Green Building Programs More About Bias than Science, Expert Argues

James L. Bowyer, a professor at the University of Minnesota, is challenging the science – or lack of it – behind many widely used green building programs.

By By Susan Bady, Senior Editor, Design | January 31, 2008


Jim Bowyer believes the lack of life-cycle assessment in many green building programs could defeat the purpose of building green in the first place.

Arguing that personal bias has more to do with green-building standards than science, a University of Minnesota professor is challenging LEED, the NAHB green building standard and other widely used programs. James L. Bowyer, emeritus professor of bioproducts and biosystems engineering, contends that in many cases, the prescriptive standards of those programs are leading people away from green rather than toward it.

One of Bowyer's criticisms is that only one of the major programs he's studied, Green Globes, calls for systematic analysis of the environmental impact of materials during their entire life cycles. "I think it's really time for the major programs to move toward adoption of life-cycle assessment/life-cycle inventory, especially when it comes to identifying environmentally preferable construction materials," says Bowyer.

Although adopting LCA won't be easy, without such analysis, seeking to maximize the number of credits could lead to an increase — rather than a decrease — in environmental effects associated with construction.

The U.S. Green Building Council has announced it wants to incorporate LCA throughout its LEED programs, but Bowyer notes, "The USGBC has a history of implementing change at glacial speed." And NAHB isn't faring any better at incorporating LCA into its green building program. "It simply says you can use LCA if you want to, and you get a point for doing it," he says. "But there's no real provision that LCA be used. The way the standard's written, it's kind of unlikely that anybody is even going to do that."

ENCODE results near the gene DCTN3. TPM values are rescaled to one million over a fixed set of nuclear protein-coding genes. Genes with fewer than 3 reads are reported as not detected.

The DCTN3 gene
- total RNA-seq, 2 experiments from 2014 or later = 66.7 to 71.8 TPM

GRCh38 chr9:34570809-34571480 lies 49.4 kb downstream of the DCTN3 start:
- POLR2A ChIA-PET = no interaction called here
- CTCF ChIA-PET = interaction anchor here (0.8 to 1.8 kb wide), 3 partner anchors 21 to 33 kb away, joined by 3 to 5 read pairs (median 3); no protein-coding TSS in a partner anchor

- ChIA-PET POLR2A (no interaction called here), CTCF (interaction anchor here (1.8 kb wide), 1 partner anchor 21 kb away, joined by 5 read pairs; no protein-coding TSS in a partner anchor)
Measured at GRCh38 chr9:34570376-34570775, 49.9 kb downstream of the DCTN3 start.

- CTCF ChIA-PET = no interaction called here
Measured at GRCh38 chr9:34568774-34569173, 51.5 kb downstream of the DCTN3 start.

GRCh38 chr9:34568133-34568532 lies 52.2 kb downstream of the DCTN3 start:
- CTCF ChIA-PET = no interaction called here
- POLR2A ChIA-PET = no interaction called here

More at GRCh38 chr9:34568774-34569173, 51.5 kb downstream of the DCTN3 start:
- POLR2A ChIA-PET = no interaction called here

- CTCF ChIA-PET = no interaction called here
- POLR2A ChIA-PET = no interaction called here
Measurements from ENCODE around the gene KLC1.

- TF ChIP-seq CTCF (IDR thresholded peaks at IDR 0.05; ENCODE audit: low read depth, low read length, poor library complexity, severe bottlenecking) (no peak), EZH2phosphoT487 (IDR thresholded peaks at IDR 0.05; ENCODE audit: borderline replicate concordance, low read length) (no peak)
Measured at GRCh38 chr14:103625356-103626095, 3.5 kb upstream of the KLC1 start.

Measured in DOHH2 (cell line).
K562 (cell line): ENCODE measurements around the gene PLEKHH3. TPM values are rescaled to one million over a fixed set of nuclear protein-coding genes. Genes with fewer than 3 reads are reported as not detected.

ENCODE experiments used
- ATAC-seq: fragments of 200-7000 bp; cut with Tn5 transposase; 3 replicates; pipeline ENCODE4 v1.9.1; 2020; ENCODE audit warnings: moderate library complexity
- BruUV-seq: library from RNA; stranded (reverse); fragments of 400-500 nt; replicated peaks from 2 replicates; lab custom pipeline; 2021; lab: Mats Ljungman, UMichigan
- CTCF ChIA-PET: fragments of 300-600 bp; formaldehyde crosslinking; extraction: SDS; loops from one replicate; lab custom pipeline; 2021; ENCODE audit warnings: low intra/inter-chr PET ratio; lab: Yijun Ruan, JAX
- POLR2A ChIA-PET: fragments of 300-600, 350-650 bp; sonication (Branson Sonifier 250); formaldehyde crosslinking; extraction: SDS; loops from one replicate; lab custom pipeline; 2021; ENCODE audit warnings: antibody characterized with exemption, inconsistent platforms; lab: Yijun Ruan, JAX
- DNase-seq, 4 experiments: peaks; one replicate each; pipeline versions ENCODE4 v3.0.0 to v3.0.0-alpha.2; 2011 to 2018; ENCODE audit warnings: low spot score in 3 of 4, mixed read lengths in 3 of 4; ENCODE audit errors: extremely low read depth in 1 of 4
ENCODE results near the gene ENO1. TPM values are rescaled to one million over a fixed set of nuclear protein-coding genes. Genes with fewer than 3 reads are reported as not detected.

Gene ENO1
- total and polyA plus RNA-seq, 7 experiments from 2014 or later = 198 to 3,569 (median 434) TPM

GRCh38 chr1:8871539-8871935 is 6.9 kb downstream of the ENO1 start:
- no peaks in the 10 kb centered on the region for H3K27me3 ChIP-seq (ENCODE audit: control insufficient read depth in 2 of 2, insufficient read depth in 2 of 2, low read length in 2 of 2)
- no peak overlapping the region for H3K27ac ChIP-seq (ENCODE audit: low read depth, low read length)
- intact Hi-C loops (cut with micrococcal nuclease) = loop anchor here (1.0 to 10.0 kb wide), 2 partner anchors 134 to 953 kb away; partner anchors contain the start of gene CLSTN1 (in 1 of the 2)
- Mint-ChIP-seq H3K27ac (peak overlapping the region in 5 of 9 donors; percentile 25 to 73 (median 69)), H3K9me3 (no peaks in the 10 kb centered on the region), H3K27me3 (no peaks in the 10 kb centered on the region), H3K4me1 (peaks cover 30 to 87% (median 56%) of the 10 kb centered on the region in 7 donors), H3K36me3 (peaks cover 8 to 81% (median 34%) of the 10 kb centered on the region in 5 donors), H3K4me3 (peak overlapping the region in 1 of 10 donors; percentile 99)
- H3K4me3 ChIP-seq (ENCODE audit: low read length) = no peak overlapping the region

Responding to Bowyer's comments about LEED, Eric Corey Freed, LEED AP and principal of organicArchitect in San Francisco, says, "The good news is that LEED is wonderfully democratic. The bad news is that, like most democracies, it is achingly slow to adopt change."

Freed thinks that as LEED continues to evolve, the standards will become more stringent. But to be successfully incorporated into LEED, an LCA standard would have to be "strong, widely adoptable and easy to understand — not to mention objective, independent and free from possible greenwashing by manufacturers."

He notes that two such LCA standards are becoming available. One is the Smart Consensus Sustainable Product Standard, developed by the Institute for Market Transformation to Sustainability. The other is the Pharos Lens, a "beautifully simple" LCA labeling standard from the Healthy Building Network.


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